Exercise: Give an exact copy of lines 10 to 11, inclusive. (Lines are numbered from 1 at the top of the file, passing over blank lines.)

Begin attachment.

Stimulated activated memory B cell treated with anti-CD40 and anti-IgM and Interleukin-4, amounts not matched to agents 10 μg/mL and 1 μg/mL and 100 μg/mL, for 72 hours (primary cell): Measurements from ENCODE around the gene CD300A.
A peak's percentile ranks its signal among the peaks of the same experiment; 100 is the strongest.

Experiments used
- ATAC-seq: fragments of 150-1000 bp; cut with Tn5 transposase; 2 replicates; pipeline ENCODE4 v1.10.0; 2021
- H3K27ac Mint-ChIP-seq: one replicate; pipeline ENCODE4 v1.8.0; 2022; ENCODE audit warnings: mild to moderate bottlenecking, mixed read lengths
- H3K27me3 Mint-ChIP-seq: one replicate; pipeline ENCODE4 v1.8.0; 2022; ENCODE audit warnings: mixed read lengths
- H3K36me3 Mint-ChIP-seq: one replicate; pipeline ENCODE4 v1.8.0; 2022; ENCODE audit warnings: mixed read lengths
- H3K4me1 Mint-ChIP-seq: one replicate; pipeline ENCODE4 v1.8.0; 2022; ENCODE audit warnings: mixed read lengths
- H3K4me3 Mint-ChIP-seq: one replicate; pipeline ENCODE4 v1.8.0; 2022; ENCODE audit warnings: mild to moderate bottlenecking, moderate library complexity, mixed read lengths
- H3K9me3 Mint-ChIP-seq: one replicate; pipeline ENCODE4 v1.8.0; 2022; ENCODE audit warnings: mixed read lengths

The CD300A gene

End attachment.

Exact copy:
- H3K9me3 Mint-ChIP-seq: one replicate; pipeline ENCODE4 v1.8.0; 2022; ENCODE audit warnings: mixed read lengths

The CD300A gene